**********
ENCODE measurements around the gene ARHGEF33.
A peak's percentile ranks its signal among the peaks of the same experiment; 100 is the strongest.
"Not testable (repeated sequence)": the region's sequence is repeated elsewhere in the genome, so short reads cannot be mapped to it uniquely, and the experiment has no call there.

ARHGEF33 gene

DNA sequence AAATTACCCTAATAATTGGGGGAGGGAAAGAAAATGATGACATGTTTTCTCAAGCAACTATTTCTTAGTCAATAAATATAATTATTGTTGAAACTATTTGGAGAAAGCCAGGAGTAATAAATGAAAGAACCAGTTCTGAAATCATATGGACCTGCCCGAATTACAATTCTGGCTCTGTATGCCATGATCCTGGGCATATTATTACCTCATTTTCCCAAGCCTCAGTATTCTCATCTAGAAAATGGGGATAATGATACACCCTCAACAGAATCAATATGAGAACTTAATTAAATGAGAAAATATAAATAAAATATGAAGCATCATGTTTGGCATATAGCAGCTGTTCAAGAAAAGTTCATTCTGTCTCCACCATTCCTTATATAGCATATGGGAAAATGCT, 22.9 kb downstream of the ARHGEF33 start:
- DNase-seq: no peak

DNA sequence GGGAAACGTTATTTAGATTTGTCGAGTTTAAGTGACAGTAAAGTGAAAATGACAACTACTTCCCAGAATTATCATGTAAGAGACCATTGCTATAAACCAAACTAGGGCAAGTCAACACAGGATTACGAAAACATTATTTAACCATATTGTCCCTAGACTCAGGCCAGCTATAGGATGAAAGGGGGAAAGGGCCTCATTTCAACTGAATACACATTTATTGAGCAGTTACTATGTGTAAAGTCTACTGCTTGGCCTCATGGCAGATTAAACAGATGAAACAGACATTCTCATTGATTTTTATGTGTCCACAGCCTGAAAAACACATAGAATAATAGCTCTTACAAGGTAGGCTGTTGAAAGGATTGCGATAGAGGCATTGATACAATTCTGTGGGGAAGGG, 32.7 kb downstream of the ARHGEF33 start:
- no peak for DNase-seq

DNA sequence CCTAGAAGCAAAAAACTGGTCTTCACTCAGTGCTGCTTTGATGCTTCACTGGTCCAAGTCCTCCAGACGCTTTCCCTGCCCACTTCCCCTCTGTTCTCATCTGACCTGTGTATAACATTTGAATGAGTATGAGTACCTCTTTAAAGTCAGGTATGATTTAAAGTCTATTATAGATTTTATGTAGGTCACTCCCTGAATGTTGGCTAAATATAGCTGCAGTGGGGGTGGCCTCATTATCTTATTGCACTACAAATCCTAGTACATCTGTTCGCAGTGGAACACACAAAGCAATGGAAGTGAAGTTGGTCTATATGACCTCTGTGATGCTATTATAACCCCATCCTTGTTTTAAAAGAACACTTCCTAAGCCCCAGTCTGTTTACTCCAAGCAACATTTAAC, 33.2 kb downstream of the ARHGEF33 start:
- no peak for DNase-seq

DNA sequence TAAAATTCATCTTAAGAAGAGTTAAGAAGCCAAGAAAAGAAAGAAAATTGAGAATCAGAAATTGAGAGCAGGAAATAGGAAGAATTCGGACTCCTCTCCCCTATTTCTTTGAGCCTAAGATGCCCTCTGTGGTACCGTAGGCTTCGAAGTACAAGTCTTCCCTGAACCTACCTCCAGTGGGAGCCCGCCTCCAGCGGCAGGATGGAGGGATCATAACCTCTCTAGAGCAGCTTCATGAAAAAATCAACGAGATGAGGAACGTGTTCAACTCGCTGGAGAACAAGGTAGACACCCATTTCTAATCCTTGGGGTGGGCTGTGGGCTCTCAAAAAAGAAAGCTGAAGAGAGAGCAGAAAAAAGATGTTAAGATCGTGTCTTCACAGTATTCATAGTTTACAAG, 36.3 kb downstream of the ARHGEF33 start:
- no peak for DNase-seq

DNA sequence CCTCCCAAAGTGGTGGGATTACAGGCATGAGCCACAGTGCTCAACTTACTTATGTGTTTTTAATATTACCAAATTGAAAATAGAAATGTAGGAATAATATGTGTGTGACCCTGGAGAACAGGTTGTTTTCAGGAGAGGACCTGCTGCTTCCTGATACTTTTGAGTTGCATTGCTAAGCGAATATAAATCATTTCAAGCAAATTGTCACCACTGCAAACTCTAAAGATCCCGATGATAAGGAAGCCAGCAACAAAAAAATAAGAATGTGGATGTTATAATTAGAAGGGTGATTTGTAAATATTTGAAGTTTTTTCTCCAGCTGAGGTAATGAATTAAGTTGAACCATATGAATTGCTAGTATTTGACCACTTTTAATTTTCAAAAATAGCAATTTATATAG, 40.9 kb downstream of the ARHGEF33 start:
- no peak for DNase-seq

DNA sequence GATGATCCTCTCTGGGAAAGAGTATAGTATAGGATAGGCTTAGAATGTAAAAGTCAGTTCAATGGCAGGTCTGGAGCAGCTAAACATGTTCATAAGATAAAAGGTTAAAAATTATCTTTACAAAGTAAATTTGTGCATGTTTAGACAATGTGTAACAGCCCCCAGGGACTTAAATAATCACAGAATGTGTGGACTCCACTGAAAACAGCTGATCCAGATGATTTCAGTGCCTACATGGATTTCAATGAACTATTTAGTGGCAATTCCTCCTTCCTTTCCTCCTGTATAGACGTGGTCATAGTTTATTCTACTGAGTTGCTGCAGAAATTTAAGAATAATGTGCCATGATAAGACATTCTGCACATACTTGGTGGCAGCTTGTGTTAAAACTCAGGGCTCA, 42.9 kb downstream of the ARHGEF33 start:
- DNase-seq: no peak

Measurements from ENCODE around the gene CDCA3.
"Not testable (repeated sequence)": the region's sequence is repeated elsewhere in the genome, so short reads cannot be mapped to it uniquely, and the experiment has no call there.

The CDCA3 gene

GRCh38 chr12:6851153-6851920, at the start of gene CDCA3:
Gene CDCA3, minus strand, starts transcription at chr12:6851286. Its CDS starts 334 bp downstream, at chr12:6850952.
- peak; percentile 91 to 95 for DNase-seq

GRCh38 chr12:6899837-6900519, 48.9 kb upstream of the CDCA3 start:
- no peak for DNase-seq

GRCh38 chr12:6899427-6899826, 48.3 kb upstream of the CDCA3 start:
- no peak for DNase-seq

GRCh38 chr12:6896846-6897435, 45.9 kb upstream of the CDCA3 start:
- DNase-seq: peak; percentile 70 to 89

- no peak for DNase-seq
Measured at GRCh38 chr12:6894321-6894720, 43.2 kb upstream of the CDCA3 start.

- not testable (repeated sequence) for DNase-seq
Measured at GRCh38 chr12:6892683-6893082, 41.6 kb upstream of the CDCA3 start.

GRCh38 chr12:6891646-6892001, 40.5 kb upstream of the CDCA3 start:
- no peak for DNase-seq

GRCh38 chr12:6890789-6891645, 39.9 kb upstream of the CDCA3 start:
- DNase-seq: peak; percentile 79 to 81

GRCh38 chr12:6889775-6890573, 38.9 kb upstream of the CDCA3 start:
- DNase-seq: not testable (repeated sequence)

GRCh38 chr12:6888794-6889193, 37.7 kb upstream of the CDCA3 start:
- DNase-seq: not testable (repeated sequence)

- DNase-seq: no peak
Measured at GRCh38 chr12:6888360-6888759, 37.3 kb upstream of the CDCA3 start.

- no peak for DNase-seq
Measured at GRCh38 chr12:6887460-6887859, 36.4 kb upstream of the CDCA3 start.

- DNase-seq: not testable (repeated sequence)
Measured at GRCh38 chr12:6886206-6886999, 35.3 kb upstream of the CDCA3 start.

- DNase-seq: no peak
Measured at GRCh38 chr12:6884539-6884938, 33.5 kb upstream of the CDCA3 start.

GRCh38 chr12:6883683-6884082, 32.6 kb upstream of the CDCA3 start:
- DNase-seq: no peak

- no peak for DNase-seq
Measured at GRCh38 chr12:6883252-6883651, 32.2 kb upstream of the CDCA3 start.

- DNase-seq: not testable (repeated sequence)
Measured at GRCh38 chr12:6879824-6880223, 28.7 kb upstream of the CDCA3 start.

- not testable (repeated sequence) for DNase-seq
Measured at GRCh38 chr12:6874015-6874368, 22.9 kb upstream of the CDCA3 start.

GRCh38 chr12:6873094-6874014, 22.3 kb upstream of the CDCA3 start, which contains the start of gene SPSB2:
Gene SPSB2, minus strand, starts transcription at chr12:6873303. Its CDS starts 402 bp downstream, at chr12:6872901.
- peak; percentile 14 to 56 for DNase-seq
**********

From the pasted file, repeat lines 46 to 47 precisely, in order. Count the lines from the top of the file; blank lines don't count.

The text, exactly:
Measured at GRCh38 chr12:6886206-6886999, 35.3 kb upstream of the CDCA3 start.

- DNase-seq: no peak